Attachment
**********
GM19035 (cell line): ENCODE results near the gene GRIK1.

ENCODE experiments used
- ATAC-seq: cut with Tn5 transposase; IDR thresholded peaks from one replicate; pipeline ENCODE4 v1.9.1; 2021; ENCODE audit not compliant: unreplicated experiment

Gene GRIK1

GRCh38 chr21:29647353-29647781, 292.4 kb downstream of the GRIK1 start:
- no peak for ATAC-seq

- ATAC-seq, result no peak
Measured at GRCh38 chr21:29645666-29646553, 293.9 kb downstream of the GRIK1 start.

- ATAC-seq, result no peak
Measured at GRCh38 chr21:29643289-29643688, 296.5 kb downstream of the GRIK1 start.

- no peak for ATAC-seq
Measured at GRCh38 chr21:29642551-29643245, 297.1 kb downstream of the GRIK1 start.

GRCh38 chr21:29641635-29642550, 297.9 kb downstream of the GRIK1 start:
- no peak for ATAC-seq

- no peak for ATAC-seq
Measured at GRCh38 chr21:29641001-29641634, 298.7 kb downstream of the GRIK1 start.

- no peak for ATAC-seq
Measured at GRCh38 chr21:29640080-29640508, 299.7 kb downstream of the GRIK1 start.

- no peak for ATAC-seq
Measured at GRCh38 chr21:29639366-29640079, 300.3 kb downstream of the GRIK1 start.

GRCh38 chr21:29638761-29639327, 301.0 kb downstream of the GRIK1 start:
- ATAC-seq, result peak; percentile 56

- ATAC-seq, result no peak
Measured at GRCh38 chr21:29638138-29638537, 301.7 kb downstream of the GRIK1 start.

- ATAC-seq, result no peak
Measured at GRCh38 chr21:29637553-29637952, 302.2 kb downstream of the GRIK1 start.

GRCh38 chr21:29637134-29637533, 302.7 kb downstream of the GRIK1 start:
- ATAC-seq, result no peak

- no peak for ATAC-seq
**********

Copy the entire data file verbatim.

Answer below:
GM19035 (cell line): ENCODE results near the gene GRIK1.

ENCODE experiments used
- ATAC-seq: cut with Tn5 transposase; IDR thresholded peaks from one replicate; pipeline ENCODE4 v1.9.1; 2021; ENCODE audit not compliant: unreplicated experiment

Gene GRIK1

GRCh38 chr21:29647353-29647781, 292.4 kb downstream of the GRIK1 start:
- no peak for ATAC-seq

- ATAC-seq, result no peak
Measured at GRCh38 chr21:29645666-29646553, 293.9 kb downstream of the GRIK1 start.

- ATAC-seq, result no peak
Measured at GRCh38 chr21:29643289-29643688, 296.5 kb downstream of the GRIK1 start.

- no peak for ATAC-seq
Measured at GRCh38 chr21:29642551-29643245, 297.1 kb downstream of the GRIK1 start.

GRCh38 chr21:29641635-29642550, 297.9 kb downstream of the GRIK1 start:
- no peak for ATAC-seq

- no peak for ATAC-seq
Measured at GRCh38 chr21:29641001-29641634, 298.7 kb downstream of the GRIK1 start.

- no peak for ATAC-seq
Measured at GRCh38 chr21:29640080-29640508, 299.7 kb downstream of the GRIK1 start.

- no peak for ATAC-seq
Measured at GRCh38 chr21:29639366-29640079, 300.3 kb downstream of the GRIK1 start.

GRCh38 chr21:29638761-29639327, 301.0 kb downstream of the GRIK1 start:
- ATAC-seq, result peak; percentile 56

- ATAC-seq, result no peak
Measured at GRCh38 chr21:29638138-29638537, 301.7 kb downstream of the GRIK1 start.

- ATAC-seq, result no peak
Measured at GRCh38 chr21:29637553-29637952, 302.2 kb downstream of the GRIK1 start.

GRCh38 chr21:29637134-29637533, 302.7 kb downstream of the GRIK1 start:
- ATAC-seq, result no peak

- no peak for ATAC-seq